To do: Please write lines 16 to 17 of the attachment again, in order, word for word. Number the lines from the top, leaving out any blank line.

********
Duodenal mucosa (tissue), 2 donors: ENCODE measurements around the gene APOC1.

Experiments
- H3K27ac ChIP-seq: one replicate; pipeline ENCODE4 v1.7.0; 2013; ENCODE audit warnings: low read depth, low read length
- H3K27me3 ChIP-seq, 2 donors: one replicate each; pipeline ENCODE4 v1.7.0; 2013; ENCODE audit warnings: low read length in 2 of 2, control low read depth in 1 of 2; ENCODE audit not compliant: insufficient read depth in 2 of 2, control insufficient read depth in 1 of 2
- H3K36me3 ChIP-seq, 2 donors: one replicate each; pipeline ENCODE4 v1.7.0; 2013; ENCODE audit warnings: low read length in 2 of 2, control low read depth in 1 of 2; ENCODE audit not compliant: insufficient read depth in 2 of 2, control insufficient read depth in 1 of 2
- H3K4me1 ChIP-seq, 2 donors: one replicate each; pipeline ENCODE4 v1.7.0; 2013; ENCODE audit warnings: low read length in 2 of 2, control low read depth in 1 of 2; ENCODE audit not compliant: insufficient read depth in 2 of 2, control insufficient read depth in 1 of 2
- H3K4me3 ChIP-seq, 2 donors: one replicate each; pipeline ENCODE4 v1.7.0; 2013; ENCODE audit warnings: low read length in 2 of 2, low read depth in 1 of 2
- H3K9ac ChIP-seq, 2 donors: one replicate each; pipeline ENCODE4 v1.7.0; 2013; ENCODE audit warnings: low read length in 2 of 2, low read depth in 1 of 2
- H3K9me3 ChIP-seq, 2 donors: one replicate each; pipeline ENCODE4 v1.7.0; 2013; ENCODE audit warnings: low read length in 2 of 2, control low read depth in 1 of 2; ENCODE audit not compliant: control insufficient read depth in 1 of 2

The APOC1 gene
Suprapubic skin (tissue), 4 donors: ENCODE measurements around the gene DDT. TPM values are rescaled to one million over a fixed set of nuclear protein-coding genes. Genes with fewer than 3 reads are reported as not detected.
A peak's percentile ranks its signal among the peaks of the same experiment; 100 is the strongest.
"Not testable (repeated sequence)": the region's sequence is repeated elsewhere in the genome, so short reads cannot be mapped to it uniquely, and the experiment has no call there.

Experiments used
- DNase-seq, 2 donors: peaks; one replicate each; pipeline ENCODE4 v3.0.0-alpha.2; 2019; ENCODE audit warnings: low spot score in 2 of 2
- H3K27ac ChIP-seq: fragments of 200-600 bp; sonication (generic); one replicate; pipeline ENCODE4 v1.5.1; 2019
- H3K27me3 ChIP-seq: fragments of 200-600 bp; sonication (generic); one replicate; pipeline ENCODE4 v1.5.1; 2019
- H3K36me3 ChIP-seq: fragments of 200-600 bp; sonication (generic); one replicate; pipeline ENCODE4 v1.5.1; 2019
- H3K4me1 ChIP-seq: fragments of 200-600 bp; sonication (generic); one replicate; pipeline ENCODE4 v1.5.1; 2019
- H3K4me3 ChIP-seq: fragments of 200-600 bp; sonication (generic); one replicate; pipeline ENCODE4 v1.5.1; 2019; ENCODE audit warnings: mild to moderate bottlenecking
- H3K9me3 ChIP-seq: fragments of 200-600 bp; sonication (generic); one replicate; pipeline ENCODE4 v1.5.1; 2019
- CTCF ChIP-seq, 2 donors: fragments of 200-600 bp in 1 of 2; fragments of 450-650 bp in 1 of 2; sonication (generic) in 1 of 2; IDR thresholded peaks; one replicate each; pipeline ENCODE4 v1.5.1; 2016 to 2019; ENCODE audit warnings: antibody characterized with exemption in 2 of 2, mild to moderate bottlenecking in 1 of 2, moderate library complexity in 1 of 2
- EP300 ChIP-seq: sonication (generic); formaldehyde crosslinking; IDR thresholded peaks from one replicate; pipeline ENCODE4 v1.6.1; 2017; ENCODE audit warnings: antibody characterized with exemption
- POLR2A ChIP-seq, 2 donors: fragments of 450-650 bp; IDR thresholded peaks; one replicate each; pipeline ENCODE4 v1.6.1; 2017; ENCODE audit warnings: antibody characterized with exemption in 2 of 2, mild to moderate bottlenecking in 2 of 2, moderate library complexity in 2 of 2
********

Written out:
- H3K27ac ChIP-seq: fragments of 200-600 bp; sonication (generic); one replicate; pipeline ENCODE4 v1.5.1; 2019
- H3K27me3 ChIP-seq: fragments of 200-600 bp; sonication (generic); one replicate; pipeline ENCODE4 v1.5.1; 2019